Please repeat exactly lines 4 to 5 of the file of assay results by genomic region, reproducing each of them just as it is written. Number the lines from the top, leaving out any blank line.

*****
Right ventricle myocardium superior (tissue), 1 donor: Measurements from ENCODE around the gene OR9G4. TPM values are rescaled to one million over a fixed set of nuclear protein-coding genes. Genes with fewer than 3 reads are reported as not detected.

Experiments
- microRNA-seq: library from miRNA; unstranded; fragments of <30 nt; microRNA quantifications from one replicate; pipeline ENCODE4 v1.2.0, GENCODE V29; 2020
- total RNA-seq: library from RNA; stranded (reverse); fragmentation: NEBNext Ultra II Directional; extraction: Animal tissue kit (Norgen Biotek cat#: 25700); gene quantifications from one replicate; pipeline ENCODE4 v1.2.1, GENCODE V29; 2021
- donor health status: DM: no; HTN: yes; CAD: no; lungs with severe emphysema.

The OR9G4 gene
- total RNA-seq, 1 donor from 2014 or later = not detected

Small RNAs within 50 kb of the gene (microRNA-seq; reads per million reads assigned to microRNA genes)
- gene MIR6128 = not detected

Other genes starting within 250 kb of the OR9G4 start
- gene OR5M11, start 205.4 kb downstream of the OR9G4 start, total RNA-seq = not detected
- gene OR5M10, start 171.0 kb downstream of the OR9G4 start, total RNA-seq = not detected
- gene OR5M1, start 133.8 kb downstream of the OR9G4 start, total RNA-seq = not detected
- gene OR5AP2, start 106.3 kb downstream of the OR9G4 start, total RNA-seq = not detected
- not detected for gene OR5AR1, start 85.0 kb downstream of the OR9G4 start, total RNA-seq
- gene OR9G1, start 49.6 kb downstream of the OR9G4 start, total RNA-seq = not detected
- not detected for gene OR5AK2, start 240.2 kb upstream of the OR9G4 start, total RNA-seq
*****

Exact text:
- total RNA-seq: library from RNA; stranded (reverse); fragmentation: NEBNext Ultra II Directional; extraction: Animal tissue kit (Norgen Biotek cat#: 25700); gene quantifications from one replicate; pipeline ENCODE4 v1.2.1, GENCODE V29; 2021
- donor health status: DM: no; HTN: yes; CAD: no; lungs with severe emphysema.